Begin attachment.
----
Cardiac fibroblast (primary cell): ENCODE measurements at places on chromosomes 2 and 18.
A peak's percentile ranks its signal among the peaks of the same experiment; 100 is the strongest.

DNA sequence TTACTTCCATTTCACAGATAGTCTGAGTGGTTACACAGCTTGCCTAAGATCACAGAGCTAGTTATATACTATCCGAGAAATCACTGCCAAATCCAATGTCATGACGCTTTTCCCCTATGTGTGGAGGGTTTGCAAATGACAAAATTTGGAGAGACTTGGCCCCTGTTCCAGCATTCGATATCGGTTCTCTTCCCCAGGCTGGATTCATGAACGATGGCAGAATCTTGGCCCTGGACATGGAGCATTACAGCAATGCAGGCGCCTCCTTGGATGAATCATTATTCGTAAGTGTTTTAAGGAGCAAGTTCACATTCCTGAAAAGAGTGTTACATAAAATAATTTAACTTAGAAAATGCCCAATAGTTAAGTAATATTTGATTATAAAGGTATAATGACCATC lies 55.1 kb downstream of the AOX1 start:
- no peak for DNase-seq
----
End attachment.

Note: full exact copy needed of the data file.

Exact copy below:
Cardiac fibroblast (primary cell): ENCODE measurements at places on chromosomes 2 and 18.
A peak's percentile ranks its signal among the peaks of the same experiment; 100 is the strongest.

DNA sequence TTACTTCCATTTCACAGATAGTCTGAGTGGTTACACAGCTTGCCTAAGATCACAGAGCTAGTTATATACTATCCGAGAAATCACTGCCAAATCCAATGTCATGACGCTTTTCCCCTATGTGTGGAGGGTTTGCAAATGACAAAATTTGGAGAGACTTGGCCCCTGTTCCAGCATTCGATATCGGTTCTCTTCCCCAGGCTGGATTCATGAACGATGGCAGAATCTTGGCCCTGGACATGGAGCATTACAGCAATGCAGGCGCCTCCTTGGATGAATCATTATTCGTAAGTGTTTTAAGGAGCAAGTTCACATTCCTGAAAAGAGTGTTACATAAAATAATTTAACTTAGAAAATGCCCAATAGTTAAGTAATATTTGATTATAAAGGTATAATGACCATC lies 55.1 kb downstream of the AOX1 start:
- no peak for DNase-seq